Structural white matter deficits in high-functioning individuals with autistic spectrum disorder: A voxel-based investigation Neuroimage

Department of Radiology, University of Aberdeen, Aberdeen, UK.
NeuroImage (Impact Factor: 6.36). 02/2005; 24(2):455-61. DOI: 10.1016/j.neuroimage.2004.08.049
Source: PubMed


A number of imaging and neuropathological studies have reported structural abnormalities in white matter areas such as the corpus callosum in autism spectrum disorder (ASD). Differences in both global brain volume and the size of specific neural structures have been reported. In order to expand these previously reported findings and to describe more precisely the nature of such structural changes, we performed a voxel-based morphometric whole brain analysis, using a group-specific template, in male adolescents with ASD. Fifteen individuals with normal intelligence and ASD, and a group of 16 controls, matched for age, sex, and IQ, were investigated. High-resolution T1-weighted 3D data sets were acquired and analysed. Local white matter volume deficits were found in the corpus callosum, particularly in the anterior splenium and isthmus, and right hemisphere. White matter volume deficits were also found in the left middle temporal, right middle frontal, and left superior frontal gyri. No significant areas of increased white matter volume were found. Our findings support the hypothesis that reduced white matter volume in the corpus callosum and right hemisphere may play a role in the pathophysiology of ASD.

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    • "Early MRI studies of autism found significant reductions in the corpus callosum, particularly among posterior regions, in children and adults with autistic disorder relative to control subjects (Egaas et al., 1995; Piven et al., 1997; Manes et al., 1999). More recent work using higher resolution imaging protocols have identified similar reductions in corpus callosum size in adults (Freitag et al., 2009) and both children and adults (Waiter et al., 2005; Just et al., 2007; Hardan et al., 2009; Keary et al., 2009) with ASD. A meta-analysis of this work indicates that decreased corpus callosum size associated with ASD is observed in terms of total corpus callosum area as well as most subdivisions (Frazier and Hardan, 2009). "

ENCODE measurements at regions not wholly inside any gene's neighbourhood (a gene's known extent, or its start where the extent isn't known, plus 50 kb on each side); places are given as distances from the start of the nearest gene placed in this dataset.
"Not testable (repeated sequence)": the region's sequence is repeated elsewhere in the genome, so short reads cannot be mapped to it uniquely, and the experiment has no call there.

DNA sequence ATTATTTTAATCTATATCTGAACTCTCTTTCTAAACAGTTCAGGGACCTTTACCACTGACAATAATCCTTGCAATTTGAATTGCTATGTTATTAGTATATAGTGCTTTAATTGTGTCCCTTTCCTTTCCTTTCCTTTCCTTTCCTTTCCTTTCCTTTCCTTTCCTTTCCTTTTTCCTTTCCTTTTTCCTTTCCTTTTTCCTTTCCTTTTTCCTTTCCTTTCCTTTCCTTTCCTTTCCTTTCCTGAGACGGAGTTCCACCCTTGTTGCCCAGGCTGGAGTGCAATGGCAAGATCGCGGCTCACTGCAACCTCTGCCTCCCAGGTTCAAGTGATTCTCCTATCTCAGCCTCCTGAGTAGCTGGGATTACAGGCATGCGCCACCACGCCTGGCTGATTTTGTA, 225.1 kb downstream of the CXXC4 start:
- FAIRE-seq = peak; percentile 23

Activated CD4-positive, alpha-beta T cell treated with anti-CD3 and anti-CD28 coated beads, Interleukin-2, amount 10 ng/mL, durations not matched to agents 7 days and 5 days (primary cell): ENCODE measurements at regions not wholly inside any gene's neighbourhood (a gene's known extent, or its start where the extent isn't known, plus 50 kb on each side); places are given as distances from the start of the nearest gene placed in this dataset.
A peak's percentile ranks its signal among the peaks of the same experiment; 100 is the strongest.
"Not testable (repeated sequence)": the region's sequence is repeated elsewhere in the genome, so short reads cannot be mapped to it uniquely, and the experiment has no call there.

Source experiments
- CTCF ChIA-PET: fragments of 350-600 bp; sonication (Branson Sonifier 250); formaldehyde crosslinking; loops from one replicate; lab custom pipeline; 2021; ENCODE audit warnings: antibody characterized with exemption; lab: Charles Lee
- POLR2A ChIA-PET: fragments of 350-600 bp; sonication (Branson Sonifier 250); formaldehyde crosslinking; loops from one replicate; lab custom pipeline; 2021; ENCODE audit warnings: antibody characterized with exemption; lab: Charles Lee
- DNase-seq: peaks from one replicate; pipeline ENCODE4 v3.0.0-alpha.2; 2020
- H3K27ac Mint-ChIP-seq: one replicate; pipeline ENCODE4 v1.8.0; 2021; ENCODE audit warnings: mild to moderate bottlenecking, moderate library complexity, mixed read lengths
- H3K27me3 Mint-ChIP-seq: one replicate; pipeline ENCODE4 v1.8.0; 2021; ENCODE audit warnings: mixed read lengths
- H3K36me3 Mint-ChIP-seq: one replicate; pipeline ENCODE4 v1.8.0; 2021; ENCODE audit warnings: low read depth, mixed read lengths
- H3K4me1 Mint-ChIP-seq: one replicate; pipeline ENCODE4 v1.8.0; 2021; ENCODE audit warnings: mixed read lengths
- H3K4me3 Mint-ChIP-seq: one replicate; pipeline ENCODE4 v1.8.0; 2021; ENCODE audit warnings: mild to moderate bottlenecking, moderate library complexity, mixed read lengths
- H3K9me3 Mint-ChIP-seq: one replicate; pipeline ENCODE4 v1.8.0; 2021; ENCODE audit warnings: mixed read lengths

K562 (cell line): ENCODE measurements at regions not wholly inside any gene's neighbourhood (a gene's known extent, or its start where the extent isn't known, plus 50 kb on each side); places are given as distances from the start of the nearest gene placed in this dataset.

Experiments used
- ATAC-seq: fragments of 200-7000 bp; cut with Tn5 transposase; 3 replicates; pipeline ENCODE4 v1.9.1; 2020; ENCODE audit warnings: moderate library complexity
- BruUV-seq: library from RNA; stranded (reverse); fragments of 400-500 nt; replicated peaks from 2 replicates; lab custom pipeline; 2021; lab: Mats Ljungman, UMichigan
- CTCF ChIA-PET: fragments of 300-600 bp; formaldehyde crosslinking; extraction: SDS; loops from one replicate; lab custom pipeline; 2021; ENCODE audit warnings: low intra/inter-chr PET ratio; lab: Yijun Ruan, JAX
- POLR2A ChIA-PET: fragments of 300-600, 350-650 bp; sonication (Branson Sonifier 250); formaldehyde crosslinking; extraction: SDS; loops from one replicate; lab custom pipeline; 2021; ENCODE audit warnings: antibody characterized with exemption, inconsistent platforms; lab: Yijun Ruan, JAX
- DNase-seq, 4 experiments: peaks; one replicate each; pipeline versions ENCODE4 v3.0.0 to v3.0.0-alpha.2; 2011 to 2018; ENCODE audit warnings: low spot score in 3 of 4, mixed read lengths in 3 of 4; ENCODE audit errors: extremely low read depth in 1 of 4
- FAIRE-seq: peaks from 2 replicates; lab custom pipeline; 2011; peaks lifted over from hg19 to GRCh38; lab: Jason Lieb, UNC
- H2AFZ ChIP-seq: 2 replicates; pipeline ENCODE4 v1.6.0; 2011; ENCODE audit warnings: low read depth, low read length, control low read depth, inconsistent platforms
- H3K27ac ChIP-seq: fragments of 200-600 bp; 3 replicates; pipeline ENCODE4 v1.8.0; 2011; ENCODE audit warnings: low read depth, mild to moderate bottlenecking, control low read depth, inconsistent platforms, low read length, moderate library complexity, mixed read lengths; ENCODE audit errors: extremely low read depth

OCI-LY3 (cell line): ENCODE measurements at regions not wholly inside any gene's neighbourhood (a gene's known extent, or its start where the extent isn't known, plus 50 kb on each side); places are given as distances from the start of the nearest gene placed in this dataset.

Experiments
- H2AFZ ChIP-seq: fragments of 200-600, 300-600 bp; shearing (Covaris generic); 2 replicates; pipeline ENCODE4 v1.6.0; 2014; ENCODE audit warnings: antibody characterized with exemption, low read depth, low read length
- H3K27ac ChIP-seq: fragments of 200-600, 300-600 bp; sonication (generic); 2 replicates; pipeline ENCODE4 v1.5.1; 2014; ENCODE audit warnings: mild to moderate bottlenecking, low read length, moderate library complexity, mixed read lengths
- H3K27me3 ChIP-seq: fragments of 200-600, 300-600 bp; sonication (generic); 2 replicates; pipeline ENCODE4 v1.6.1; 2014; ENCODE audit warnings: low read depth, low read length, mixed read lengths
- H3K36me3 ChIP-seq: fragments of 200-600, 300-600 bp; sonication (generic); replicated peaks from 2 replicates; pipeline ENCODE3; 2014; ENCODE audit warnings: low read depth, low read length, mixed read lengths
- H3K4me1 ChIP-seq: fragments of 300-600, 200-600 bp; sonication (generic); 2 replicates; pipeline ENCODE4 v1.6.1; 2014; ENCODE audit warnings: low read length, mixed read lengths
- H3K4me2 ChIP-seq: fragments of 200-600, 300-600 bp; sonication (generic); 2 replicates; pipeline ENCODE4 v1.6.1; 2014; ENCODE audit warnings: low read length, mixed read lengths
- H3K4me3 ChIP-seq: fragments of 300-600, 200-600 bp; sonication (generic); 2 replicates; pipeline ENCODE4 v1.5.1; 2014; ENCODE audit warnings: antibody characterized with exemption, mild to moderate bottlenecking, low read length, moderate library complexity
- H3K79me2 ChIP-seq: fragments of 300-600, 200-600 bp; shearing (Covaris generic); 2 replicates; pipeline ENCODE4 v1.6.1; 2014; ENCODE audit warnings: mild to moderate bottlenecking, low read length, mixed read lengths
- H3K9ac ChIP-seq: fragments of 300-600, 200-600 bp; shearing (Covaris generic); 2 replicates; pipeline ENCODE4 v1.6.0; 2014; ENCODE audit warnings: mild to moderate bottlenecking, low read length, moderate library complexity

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    ABSTRACT: Numerous brain imaging studies indicate that the corpus callosum is smaller in older children and adults with autism spectrum disorder. However, there are no published studies examining the morphological development of this connective pathway in infants at-risk for the disorder. Magnetic resonance imaging data were collected from 270 infants at high familial risk for autism spectrum disorder and 108 low-risk controls at 6, 12 and 24 months of age, with 83% of infants contributing two or more data points. Fifty-seven children met criteria for ASD based on clinical-best estimate diagnosis at age 2 years. Corpora callosa were measured for area, length and thickness by automated segmentation. We found significantly increased corpus callosum area and thickness in children with autism spectrum disorder starting at 6 months of age. These differences were particularly robust in the anterior corpus callosum at the 6 and 12 month time points. Regression analysis indicated that radial diffusivity in this region, measured by diffusion tensor imaging, inversely predicted thickness. Measures of area and thickness in the first year of life were correlated with repetitive behaviours at age 2 years. In contrast to work from older children and adults, our findings suggest that the corpus callosum may be larger in infants who go on to develop autism spectrum disorder. This result was apparent with or without adjustment for total brain volume. Although we did not see a significant interaction between group and age, cross-sectional data indicated that area and thickness differences diminish by age 2 years. Regression data incorporating diffusion tensor imaging suggest that microstructural properties of callosal white matter, which includes myelination and axon composition, may explain group differences in morphology.